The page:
• http://www.rescuetime.com webwright

    That's a great point. The F@#$ You Business. The most obvious one is property management (buy properties that, when occupied, throw off a pile of cash), but there are probably other low-effort businesses. I knew a guy who LOVED the idea of buying laundromats (probably because you can dodge taxes on some meaningful amount of the revenue).

    I think you're right that it's higher percentage.

  • http://www.rescuetime.com webwright

    I never thought of the “F@#$ You” part of the credibility bit to be literal… But people with that level of credibility tend to be pretty damn outspoken (outside of US politics). The thought leaders of tech tend to be out there throwing punching (McClure, Chris Sacca, Tim Ferriss, the 37signals crew all come to mind)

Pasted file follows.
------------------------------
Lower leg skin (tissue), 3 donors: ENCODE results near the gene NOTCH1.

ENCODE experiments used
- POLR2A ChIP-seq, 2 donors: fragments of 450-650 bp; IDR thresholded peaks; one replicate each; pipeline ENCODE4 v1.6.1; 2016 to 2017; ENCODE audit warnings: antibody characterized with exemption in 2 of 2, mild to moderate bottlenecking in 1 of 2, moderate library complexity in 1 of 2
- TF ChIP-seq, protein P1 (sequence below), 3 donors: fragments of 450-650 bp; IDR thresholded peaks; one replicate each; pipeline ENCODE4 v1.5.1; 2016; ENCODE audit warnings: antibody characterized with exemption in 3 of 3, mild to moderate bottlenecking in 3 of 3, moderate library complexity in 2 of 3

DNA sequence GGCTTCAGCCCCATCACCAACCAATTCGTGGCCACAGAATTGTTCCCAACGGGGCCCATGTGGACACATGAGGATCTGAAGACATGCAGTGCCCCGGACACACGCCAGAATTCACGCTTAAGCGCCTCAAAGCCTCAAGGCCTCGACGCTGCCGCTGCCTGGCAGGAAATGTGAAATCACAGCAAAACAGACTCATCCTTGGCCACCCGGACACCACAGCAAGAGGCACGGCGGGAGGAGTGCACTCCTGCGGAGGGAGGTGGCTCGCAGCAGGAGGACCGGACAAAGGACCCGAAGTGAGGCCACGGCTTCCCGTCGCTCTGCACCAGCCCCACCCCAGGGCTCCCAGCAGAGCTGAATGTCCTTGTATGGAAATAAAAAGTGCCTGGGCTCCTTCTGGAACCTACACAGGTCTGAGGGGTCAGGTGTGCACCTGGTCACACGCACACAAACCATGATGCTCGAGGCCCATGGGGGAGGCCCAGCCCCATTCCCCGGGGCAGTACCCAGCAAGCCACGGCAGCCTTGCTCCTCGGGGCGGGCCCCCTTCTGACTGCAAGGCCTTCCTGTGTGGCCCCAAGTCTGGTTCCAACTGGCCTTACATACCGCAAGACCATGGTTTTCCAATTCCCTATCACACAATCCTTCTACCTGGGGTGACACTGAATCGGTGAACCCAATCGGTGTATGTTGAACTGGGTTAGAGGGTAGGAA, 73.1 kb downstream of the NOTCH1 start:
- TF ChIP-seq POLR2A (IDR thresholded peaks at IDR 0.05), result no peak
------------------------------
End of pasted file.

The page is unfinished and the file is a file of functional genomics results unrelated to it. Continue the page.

• http://www.rescuetime.com webwright

    Inflation over the last 10 years has been 2-4% per year… I worry about the CD option a bit.

    I'm with you on the retirement bit.

    I'm not sure fame is the same as credibility. Josh Schachter (of Del.icio.us fame) has a ton of credibility where it counts and it's been years since he sold his company. He cut from similar cloth as you, I think– much more geek than politician.

  • http://www.rescuetime.com webwright

    Aren't long term cap-gains taxes around 15%? I guess it depends on deal is structured (stock sale $ would be 15%, bonuses and earn out stuff would be at the normal income tax rate?).

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  • Anonymouse

    Depends on what class you are, in that tax class yes it definitely can be. The richer you are the less the lower the %. Technically the standard rate goes up, but when you have that much money you can pay someone to go through the endless IRS addendum's and loopholes to bring it down.

  • http://sawickipedia.com/ todd sawicki